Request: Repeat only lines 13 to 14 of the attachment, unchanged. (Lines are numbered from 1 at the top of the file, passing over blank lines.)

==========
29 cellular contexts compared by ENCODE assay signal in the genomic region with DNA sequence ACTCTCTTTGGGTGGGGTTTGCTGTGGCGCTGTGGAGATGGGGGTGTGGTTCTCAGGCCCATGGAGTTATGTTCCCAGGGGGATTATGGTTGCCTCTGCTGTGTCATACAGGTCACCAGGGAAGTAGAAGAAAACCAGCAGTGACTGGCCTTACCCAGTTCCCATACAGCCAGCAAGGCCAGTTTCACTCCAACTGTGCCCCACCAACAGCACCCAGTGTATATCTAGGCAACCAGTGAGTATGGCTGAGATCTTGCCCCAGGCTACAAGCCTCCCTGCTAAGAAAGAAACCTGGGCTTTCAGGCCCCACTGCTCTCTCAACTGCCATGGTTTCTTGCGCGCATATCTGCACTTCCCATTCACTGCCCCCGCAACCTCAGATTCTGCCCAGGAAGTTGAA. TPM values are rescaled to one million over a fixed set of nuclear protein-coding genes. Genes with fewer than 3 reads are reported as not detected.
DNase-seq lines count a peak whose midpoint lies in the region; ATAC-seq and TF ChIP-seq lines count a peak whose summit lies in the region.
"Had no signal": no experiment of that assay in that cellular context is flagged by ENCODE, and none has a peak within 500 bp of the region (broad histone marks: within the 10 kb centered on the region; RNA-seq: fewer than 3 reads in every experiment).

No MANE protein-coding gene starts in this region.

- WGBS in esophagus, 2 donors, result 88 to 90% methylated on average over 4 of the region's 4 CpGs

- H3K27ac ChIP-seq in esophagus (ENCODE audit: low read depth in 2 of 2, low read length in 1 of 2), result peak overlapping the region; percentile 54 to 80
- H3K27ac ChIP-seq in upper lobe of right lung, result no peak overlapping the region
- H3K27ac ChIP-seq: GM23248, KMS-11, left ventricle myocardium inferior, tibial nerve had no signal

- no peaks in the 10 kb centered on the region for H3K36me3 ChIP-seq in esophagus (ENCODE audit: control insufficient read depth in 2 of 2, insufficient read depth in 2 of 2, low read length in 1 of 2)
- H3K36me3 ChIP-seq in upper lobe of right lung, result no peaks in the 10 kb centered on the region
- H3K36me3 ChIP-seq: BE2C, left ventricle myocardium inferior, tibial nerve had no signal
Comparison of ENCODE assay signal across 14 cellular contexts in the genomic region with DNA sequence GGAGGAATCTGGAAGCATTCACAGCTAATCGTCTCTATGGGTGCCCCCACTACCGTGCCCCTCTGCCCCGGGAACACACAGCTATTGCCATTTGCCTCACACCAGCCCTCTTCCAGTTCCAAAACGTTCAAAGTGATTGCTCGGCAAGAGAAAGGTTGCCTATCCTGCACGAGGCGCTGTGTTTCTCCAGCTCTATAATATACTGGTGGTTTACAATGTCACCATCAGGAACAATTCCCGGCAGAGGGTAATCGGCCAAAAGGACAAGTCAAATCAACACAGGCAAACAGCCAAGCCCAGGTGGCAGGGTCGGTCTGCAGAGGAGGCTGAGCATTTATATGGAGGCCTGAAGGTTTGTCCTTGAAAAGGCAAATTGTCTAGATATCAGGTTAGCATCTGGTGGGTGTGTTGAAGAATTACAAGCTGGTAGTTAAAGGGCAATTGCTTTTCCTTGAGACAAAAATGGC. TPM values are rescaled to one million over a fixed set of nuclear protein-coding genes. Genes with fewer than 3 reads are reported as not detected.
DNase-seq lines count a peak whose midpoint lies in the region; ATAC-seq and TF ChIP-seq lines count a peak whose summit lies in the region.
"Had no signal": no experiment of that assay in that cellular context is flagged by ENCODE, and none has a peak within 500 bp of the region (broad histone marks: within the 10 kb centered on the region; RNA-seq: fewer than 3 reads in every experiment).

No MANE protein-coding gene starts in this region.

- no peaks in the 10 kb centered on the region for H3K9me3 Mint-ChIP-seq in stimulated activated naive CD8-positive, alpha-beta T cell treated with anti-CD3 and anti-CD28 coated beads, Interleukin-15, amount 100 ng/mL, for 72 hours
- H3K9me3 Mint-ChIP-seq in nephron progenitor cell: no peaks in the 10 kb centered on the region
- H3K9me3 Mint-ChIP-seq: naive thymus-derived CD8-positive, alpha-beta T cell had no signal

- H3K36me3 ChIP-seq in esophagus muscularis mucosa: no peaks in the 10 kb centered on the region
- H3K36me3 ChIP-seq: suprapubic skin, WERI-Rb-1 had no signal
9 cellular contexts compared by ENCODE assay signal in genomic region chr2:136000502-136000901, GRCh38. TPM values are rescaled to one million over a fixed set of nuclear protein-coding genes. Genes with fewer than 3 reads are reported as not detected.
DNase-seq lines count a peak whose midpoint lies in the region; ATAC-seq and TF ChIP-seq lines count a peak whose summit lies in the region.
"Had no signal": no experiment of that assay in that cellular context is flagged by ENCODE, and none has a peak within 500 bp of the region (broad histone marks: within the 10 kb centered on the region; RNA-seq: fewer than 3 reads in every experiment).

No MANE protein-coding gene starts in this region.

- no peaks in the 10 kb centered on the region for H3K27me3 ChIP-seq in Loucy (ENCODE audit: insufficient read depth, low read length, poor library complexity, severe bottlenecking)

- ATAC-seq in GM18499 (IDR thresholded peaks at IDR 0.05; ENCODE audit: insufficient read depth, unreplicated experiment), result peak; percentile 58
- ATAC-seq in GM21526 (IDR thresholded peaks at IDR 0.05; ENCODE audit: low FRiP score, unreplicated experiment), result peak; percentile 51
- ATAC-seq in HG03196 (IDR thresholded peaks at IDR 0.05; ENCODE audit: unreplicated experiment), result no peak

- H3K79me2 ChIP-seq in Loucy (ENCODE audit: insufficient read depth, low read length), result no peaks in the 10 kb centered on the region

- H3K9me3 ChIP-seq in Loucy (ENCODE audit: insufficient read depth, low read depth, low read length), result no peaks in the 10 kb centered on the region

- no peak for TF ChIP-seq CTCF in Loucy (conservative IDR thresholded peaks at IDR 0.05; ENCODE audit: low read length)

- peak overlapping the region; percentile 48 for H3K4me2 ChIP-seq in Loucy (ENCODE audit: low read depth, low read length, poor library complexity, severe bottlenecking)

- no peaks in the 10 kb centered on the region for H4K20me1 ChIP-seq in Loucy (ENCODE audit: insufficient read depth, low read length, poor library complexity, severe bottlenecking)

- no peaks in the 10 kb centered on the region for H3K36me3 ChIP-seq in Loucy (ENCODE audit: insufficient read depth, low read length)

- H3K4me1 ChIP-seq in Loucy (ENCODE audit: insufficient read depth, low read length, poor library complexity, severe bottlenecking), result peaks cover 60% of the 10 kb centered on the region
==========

DNase-seq lines count a peak whose midpoint lies in the region; ATAC-seq and TF ChIP-seq lines count a peak whose summit lies in the region.
"Had no signal": no experiment of that assay in that cellular context is flagged by ENCODE, and none has a peak within 500 bp of the region (broad histone marks: within the 10 kb centered on the region; RNA-seq: fewer than 3 reads in every experiment).